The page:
Given the close relationship between PNH and IAA, our findings are in apparent contrast with the report that in 54 patients with IAA sequence analysis of the TCR-β CDR3 of expanded TCR-Vβ families has yielded no identical clonotypes.40 However, this discrepancy is not at all in conflict with the notion that autoreactive T cells may be important in the pathogenesis of both diseases. Indeed, specific T-cell clones may be responsible for damage to normal HSCs in both PNH and IAA. However, in IAA a variety of different autoantigens may be involved, whereas in PNH the range of potential target antigens is much more restricted, because they must be present on normal HSCs but not on PNH HSCs, thus enabling them to survive the autoimmune attack and to expand.

The finding that within the CD8+ CD57+ T-cell population identical or quasi-identical clonotypes are regularly present in PNH patients, and that a group of highly homologous clonotypes (S4 and S5-like) is shared by more than half of hemolytic PNH patients, is consistent with an immune process driven by one and the same antigen (or a set of very closely related antigens). This notion is corroborated further by the finding in few patients (patients 5, 7, and 9; Table 3) of different clones (up to 5 in number) bearing closely related clonotypes–for example, clonotypes S4, S5, S5c, S5e, and S5f in patient 5. These facts, together with the persistence of these shared clonotypes during follow-up, support strongly the hypothesis that an immune response directed against such antigen(s) may play a central role in the pathogenesis of PNH.

Unfortunately, the identity of the putative antigenic molecule that is the target of these clonotypes remains as yet unknown. Because PNH patients that share identical or quasi-identical clonotypes do not all share the same HLA-A or HLA-B alleles (Table 4), and because recognition by TCR of peptide antigens is major histocompatibility complex (MHC) restricted, we infer that the antigen in question is not a peptide. On the other hand, T lymphocytes may respond to nonpeptide antigens, and lipids are presented to T cells by the CD1 molecules, a class of nonpolymorphic, β2-microglobulin–associated, MHC I–like proteins.42,43 A member of the CD1 family, CD1d, presents glycolipids to specific T-cell subsets44,45; and the GPI molecule is one of its possible ligands.46,47 In fact, it was suggested some years ago that in PNH the target of autoimmune T cells might be the GPI molecule itself, presented in the context of CD1d48; and it is now known that a subset of immature HSCs expresses CD1d.49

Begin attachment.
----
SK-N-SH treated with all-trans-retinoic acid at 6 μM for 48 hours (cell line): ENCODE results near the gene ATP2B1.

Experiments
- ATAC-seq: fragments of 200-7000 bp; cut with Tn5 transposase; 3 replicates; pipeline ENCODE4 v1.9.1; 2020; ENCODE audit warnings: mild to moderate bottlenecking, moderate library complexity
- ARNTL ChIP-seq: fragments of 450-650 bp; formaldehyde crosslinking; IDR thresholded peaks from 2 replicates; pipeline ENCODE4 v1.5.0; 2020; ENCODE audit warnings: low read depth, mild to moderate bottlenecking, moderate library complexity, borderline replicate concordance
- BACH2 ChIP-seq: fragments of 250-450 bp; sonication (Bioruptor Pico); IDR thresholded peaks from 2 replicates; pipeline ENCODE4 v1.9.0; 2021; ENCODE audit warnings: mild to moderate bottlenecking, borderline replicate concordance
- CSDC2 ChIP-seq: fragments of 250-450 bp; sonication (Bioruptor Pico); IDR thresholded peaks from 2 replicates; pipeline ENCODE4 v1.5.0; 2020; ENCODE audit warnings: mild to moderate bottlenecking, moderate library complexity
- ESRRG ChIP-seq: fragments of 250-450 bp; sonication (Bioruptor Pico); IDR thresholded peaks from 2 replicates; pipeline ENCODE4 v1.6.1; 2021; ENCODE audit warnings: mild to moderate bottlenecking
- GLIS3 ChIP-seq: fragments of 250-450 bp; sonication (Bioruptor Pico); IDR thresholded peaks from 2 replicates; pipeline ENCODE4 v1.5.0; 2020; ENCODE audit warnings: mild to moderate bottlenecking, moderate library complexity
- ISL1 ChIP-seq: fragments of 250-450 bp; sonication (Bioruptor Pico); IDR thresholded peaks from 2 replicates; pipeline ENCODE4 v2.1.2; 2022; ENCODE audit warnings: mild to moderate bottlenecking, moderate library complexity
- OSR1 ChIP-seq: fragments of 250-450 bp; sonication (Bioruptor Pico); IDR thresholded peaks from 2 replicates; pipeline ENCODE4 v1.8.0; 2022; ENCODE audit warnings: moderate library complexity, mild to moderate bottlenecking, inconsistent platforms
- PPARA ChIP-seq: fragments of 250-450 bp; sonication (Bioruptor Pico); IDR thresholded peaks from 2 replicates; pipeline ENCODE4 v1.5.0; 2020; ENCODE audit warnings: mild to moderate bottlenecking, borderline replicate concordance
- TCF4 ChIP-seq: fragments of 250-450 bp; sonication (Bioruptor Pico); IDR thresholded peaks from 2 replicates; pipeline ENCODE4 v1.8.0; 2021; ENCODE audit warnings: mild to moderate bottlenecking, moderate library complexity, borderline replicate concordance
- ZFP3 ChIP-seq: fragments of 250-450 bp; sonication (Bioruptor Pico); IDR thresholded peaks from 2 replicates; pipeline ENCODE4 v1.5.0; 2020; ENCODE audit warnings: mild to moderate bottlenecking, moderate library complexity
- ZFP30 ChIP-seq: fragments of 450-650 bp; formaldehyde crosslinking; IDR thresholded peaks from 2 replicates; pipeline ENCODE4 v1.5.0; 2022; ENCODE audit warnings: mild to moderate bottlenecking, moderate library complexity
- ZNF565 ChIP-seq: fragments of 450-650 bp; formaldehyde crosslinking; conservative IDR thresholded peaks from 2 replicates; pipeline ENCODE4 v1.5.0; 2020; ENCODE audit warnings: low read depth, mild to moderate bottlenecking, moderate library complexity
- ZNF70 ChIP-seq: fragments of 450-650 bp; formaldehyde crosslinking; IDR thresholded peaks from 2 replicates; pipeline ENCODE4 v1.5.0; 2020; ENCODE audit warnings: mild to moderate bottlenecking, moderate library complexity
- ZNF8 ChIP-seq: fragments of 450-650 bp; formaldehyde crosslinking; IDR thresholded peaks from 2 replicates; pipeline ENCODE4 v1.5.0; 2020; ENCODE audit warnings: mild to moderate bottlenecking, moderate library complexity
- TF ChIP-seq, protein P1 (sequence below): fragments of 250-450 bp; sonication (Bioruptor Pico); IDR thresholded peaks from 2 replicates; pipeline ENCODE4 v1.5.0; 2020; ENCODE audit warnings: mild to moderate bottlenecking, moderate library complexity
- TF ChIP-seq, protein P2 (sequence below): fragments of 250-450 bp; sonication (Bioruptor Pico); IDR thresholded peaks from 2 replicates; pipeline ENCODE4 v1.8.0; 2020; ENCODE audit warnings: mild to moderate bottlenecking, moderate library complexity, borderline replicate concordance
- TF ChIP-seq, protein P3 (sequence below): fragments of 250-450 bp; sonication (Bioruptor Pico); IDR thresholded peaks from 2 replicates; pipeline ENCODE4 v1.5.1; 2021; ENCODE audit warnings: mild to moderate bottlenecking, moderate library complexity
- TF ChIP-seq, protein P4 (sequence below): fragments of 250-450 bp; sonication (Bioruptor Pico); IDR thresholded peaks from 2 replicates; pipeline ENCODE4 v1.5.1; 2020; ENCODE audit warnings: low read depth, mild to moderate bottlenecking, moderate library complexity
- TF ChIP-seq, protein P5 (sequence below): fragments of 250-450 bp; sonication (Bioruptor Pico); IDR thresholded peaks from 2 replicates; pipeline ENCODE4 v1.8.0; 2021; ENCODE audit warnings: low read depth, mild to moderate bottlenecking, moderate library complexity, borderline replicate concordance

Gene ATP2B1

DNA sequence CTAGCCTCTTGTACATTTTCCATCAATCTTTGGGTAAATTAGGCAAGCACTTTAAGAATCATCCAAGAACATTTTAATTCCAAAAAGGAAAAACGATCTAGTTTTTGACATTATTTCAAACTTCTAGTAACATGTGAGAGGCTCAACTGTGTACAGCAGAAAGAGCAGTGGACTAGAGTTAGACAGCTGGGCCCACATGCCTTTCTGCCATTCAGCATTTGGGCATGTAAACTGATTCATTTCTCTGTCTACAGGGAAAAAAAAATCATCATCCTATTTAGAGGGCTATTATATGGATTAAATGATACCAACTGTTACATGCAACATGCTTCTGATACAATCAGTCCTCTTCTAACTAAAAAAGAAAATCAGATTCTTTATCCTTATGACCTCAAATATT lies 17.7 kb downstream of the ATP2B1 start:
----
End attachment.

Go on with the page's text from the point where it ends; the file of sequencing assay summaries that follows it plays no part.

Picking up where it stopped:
Table 4

HLA-A and HLA-B of PNH patients that share related TCR-β CDR3 sequences

In conclusion, in most PNH patients we have demonstrated a CD8+ CD57+ T-cell population bearing a set of highly homologous TCR-β molecules that is likely to recognize the same nonpeptide antigen. These data provide strong new support to the hypothesis that the expansion of the GPI blood cell population in PNH is due to selective damage to GPI+ HSCs mediated by an autoimmune attack against the GPI anchor or a closely related molecule.


Contribution: L.G. participated in designing and performing the research, analyzing data, and writing the paper; S.L., M.S., and F.L. participated in performing the research; G.C. and S.Z performed CDR3 size analysis; and L.L and R.N. designed the research, analyzed data, and wrote the paper.

Conflict-of-interest disclosure: The authors declare no competing financial interests.

Correspondence: Rosario Notaro, Laboratory of Genetics and Gene Transfer, Core Research Laboratory, Istituto Toscano Tumori (ITT-CRL), viale Pieraccini 6 (Cubo), 50139 Florence, Italy; e-mail: notaror{at}


This work was supported in part by a grant from Associazione Italiana Ricerca sul Cancro (L.L., R.N.) and grants from the Fondo Investimenti Ricerca di Base–Ministero dell'Università e della Ricerca (MIUR) (L.L., R.N., S.Z.).

We thank D. Reverberi for helpful technical suggestions. We are grateful to D. Rapezzi and O. Racchi for helping with patients. We are grateful to M. De Angioletti and P. Piccioli for helpful suggestions, stimulating discussions, and support.


  • Presented in part at the 46th annual meeting of the American Society of Hematology, San Diego, CA, December 6, 2004,50 and at the 40th national meeting of the Italian Society of Hematology, Bergamo, Italy, July 4, 2005.51

  • The publication costs of this article were defrayed in part by page charge payment. Therefore, and solely to indicate this fact, this article is hereby marked “advertisement” in accordance with 18 USC section 1734.

  • Submitted October 18, 2006.
  • Accepted January 31, 2007.